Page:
Julia Steele, BookPage Associate Publisher
Just listened to Daughter of Fortune by Isabel Allende. It's a great story set during the gold rush years and takes the reader from Chile to China to the new world full of 'easy gold.' The audio is read by Blair Brown, and she does a wonderful job—I will read or listen to more books by this author. Next I'll be starting on People of the Book by Geraldine Brooks for my book club—I think it will make for great discussion.
The Guinea Pig Diaries by A.J. Jacobs is on my bedside table —I read a chapter every once in a while when I need a laugh. Jacobs is a journalist who has made his living turning his life into an experiment. In this book he outsources his life to India, poses as a beautiful woman on match.com, tries being “radically honest” at all times, and poses nude—among other things. It’s the perfect book to read in a chunk at a time.
Ok, I admit it—I’ve been a bad BookPage blogger as of late. Trisha thinks our blog readers must miss my voice—I think she’s just trying to flatter me into blogging more. But whatever the case, I’m back on this fine Tuesday because of the Facebook. I am, like most people I know, Facebook friends with a number of people I went to high school with—even if I haven’t seen them since graduation. And today, several high school friends updated their statuses about going out to get a copy of Fading Echoes. What’s this? A book I haven’t heard about?
A quick trip to Amazon.com reveals that Fading Echoes: A True Story of Rivalry and Brotherhood from the Football Field to the Fields of Honor by Mike Sielski goes on sale today.
It’s set in my tiny hometown of Doylestown, Pennsylvania and centers on the long-standing Central Bucks East/Central Bucks West football rivalry. Anyone who went to East (like me) will tell you what we lacked in football skills we made up for in academic achievement. Anyone who went to West will tell you it must have been terrible to go to East. But this book isn’t just about football.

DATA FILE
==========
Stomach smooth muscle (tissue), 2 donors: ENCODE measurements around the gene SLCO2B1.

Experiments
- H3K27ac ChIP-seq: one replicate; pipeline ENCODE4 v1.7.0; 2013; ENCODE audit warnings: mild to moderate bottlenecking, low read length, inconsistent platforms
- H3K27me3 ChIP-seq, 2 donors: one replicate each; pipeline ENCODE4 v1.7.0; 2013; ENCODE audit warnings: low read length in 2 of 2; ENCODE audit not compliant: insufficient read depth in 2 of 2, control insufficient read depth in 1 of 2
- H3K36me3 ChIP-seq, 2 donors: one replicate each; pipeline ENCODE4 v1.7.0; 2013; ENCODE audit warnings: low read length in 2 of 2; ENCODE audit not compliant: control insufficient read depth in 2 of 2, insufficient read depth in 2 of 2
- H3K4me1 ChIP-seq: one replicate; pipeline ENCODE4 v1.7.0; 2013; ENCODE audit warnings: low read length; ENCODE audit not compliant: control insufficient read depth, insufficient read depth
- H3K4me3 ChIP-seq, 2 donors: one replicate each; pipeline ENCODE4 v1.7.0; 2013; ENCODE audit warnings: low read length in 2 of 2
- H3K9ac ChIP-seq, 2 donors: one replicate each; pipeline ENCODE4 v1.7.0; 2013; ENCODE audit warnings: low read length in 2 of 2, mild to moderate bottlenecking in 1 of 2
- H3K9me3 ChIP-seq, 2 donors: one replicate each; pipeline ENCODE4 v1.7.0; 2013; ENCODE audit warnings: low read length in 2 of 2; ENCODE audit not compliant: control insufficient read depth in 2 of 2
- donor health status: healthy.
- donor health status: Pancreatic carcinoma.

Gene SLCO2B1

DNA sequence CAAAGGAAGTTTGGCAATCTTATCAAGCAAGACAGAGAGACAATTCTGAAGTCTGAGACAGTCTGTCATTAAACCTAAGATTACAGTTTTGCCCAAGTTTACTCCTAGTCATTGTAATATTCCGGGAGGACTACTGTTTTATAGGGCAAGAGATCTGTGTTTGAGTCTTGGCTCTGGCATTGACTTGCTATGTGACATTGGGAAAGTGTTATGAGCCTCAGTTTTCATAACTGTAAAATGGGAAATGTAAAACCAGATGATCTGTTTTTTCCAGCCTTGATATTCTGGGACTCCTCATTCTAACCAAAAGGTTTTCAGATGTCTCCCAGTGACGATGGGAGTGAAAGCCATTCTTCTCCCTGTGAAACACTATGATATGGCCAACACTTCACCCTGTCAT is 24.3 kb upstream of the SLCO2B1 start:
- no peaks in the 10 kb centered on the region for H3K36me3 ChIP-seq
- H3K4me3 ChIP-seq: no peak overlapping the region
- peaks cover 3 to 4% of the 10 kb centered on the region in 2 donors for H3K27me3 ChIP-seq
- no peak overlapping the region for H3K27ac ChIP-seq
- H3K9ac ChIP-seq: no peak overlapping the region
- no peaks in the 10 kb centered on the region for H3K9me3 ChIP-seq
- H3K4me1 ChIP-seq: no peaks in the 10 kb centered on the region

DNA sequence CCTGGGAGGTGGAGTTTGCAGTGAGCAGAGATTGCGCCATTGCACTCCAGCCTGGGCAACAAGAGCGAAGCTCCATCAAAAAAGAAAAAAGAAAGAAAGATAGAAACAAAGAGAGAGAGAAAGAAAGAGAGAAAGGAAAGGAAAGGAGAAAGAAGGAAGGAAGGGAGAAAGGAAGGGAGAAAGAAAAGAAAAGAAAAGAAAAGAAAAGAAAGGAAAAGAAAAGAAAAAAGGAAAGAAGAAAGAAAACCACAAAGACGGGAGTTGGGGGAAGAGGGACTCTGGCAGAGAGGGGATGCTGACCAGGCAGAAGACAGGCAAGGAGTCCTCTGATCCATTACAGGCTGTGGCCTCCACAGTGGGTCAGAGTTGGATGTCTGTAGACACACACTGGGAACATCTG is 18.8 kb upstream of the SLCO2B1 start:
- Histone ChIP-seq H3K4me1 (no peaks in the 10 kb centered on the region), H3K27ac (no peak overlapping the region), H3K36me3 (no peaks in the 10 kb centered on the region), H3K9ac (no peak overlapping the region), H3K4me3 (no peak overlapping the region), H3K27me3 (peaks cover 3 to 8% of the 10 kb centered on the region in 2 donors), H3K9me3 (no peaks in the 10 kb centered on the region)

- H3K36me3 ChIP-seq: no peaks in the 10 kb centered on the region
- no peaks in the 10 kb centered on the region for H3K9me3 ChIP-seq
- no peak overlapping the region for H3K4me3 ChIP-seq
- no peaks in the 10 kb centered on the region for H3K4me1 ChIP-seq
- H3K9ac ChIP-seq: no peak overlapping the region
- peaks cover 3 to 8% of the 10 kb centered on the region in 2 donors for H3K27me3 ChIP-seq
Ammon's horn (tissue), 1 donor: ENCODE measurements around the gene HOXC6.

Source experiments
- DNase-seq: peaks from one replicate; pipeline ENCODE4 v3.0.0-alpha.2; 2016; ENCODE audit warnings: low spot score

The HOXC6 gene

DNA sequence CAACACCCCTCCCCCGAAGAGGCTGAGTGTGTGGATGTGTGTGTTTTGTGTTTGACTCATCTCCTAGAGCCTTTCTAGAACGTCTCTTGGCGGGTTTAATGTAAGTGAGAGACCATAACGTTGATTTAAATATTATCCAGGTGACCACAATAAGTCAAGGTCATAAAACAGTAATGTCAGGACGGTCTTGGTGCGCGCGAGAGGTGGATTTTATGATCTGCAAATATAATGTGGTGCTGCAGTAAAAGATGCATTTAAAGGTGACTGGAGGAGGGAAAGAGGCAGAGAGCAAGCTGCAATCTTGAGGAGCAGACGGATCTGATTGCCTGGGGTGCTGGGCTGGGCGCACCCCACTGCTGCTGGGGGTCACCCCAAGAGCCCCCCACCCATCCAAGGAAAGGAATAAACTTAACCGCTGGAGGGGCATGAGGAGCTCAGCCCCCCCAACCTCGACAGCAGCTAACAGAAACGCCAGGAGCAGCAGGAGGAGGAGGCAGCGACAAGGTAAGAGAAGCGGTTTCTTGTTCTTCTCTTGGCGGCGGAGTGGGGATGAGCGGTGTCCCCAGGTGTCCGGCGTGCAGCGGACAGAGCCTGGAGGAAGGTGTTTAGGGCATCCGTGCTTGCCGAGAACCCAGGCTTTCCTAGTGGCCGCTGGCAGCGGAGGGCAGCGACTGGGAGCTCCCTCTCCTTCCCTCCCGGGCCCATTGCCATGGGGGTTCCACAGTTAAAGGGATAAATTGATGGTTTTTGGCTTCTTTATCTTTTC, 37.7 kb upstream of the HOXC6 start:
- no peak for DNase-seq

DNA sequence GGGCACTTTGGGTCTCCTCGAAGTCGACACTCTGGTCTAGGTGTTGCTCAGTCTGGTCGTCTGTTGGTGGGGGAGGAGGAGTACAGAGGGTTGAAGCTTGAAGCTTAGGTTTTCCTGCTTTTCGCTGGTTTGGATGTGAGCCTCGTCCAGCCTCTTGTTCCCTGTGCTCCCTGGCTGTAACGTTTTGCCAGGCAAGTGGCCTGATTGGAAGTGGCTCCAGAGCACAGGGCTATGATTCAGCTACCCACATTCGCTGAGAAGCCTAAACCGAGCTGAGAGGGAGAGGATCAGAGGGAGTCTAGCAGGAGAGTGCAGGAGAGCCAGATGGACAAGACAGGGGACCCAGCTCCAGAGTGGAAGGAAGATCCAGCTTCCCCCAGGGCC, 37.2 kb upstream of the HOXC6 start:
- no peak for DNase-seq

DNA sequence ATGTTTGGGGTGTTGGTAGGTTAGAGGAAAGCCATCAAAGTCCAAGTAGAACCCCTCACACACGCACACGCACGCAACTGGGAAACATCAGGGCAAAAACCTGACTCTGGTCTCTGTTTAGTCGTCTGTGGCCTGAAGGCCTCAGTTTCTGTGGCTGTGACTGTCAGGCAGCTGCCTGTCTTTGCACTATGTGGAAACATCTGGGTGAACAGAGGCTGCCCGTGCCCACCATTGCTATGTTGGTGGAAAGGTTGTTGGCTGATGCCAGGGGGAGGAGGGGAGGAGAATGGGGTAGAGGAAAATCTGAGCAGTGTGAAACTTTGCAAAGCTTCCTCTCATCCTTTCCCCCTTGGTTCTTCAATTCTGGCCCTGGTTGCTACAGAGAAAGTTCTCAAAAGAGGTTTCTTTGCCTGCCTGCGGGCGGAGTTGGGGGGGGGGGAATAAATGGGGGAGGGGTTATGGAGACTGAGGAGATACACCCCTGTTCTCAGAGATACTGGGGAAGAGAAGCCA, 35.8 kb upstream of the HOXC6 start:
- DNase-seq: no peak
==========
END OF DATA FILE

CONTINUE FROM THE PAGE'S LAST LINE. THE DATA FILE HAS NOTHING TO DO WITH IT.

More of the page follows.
From the publisher:
Doylestown, Pennsylvania, was home to the greatest high school football rivalry in the state. There was Central Bucks West, captained by senior fullback/ linebacker Bryan Buckley. And there was Central Bucks East, led by senior lineman Colby Umbrell. Bryan and Colby would meet each other as opponents in a game played on a grass field, but their dreams and devotion to their country after the horrific events of September 11, 2001 would lead each of them to the conflict in the Middle East. Only one would return. This slice of small-town American life is the compelling chronicle of two outstanding athletes: their lives, the game they loved, and the separate journeys they would undergo from the football field to the battlefield. But it is also a chronicle of those who helped shape them into the men they became, and the community that watched and cheered as they grew from game-playing boys into fighting men-and witnessed a sacrifice it would never forget.
Library Journal deems it: "A very moving, striking story exceptionally well told; for all readers." I'll have to join the Doylestown Facebook crowd and go out and get myself a copy.